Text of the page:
Beating Federer in Madrid, a full year since their previous encounter, and then going on to snatch back the number one spot has revived the defining rivalry of modern tennis – with Wimbledon 2010 billed as the next great showdown.
“To have a player as complete as Roger always in front of you, is a stimulus to keep on improving day after day,” says Rafa. “We both give it all on the court, but once you are off the court it is all over. It is a game, and that is all. There are things in life that are a lot more important. We are both normal people and I have always got on brilliantly with Roger.”
Still, life at the top throws some interesting experiences at him. He recently starred in the music video of Colombian “Hips don't lie” sex symbol singer, Shakira. A scantily-dressed Shakira plays a hip-gyrating gypsy intent on seducing a bare-chested, impeccably-buffed Rafa. The steamy video is, depending on how you look at it, either very sexy, excruciatingly embarrassing or rather sweet. Close examination reveals them both trying hard to control the giggles – undoubtedly the best way of coping with Rafa's embarrassment (and, one imagines, excitement) at finding himself in a tight, semi-clad clinch with one of the Latin world's sexiest stars.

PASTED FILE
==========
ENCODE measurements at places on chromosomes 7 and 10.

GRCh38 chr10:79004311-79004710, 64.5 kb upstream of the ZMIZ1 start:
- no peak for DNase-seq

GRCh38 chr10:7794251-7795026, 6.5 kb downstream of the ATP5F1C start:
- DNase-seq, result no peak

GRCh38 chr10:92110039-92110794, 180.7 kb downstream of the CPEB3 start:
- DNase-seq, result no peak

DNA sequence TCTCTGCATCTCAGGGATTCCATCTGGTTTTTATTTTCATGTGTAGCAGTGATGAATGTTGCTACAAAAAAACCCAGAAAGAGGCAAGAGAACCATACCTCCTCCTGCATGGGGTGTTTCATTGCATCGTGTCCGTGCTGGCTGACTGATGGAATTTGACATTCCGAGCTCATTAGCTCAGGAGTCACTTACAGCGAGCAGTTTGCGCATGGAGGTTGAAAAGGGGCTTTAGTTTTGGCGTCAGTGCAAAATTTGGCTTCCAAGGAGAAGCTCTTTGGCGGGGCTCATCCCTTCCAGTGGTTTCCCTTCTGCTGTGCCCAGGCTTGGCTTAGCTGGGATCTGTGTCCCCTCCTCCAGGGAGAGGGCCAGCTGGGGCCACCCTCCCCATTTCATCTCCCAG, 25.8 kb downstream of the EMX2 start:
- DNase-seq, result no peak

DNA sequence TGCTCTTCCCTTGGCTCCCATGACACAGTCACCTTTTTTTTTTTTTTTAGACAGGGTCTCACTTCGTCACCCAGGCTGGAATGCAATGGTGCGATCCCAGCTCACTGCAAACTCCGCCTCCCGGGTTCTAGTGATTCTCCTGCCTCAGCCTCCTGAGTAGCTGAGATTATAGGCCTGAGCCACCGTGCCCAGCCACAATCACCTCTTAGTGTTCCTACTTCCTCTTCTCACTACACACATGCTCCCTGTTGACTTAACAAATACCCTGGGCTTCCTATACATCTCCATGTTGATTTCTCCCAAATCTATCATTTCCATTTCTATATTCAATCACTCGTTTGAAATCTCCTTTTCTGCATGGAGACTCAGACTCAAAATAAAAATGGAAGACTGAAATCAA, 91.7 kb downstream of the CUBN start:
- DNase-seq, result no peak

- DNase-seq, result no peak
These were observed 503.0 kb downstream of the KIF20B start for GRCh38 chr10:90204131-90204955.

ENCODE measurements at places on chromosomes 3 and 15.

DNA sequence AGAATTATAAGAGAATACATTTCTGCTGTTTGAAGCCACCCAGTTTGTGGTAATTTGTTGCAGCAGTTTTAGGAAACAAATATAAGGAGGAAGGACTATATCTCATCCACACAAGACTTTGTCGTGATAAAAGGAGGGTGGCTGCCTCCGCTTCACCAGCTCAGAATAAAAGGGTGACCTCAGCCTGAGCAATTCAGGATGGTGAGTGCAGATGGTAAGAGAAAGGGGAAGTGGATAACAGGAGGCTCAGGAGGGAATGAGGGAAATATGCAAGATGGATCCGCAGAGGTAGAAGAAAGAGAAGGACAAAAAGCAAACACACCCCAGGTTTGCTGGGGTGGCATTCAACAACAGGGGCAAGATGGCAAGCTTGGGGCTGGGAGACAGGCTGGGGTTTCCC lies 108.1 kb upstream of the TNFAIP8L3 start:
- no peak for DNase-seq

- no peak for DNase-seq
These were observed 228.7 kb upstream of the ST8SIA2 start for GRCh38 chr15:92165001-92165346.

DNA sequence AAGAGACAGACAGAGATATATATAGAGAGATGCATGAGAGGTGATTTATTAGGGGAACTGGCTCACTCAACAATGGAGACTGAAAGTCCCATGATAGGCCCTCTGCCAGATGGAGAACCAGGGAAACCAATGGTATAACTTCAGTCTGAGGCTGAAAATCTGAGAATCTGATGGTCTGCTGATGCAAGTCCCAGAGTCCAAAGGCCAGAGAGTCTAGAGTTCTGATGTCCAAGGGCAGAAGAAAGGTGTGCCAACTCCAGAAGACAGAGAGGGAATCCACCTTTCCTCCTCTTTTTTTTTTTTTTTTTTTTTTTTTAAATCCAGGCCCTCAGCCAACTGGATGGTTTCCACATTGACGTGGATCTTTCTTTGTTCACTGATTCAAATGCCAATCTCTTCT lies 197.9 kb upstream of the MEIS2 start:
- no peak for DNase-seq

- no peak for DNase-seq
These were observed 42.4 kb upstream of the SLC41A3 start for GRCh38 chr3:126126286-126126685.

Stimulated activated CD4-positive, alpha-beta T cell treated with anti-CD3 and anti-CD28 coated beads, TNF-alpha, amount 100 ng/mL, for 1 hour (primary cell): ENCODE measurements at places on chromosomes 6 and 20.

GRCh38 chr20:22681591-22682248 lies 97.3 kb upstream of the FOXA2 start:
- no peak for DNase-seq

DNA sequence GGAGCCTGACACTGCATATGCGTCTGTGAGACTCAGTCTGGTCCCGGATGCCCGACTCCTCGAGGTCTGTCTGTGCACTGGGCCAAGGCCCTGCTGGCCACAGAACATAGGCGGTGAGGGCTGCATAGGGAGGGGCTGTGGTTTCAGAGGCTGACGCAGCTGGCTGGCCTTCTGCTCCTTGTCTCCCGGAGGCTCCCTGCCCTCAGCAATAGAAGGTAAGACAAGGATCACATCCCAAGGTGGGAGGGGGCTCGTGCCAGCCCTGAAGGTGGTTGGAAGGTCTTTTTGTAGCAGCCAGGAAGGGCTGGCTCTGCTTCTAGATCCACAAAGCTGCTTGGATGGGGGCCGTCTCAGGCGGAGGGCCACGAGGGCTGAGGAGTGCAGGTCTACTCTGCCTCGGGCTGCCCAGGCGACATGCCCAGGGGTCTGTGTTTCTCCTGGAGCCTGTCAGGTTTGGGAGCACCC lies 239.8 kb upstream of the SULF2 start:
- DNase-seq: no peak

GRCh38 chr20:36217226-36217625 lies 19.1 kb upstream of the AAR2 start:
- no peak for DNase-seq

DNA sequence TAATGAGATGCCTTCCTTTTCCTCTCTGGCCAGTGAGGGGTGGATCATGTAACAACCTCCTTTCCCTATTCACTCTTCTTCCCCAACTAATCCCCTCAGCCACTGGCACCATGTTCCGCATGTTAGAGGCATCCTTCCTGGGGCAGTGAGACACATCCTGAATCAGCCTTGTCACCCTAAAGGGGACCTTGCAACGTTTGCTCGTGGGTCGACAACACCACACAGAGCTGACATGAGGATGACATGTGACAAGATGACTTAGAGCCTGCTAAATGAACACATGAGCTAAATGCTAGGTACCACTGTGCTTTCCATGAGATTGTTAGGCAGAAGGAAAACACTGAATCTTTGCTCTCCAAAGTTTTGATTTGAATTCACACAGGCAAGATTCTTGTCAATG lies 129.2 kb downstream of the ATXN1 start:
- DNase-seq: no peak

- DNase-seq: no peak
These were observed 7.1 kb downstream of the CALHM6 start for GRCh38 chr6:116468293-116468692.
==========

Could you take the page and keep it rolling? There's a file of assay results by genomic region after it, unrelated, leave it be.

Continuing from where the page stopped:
“There were a few scenes that were difficult, especially for me, as I am not used to that sort of thing,” he admits. “It was a different experience to television adverts and other things I had done before. It was a good experience though – a way to get to know another world, apart from being with a fantastic girl like Shakira. All I can do is thank her.”
Now I know why the word almost everyone I spoke to on the circuit used to describe Rafa was “gentleman”. Even in Spain, where a dozen scurrilous television programmes and half-a-dozen glossy gossip magazines vie with one another to speculate on the love lives of the rich, famous and almost famous, Nadal's absolute normality gives them no room for manoeuvre. He goes out with one of his sister's friends – sticking to his island roots again.
The trouble with winning tournaments, however, is that often there is no space between the one you have just won and the next one to go back home. Nadal is famous, for example, for winning Roland Garros (and biting the trophy to celebrate, his trademark gesture) only to appear on a training court at Queens, in London, within 24 hours – pounding the ball until long after everyone else has gone home.
After that comes Wimbledon and, everyone hopes, another classic showdown with Federer. Wimbledon's central court is, he says, the most special in the world – and the only place, during that epic 2008 match, where he ever truly lost his nerve.
“It was during the tie-break in the fourth set,” he says. “I just seemed to run out of air.” He went on to win the mach nonetheless. Rafa is five years younger than his rival and, if the knees hold out, may eventually become even more of an all-time legend than the Swiss player. By then he might even have moved away from his mum. He would never go far, however. Rafa Nadal will always be the Baleares homeboy first, and the tennis superstar second.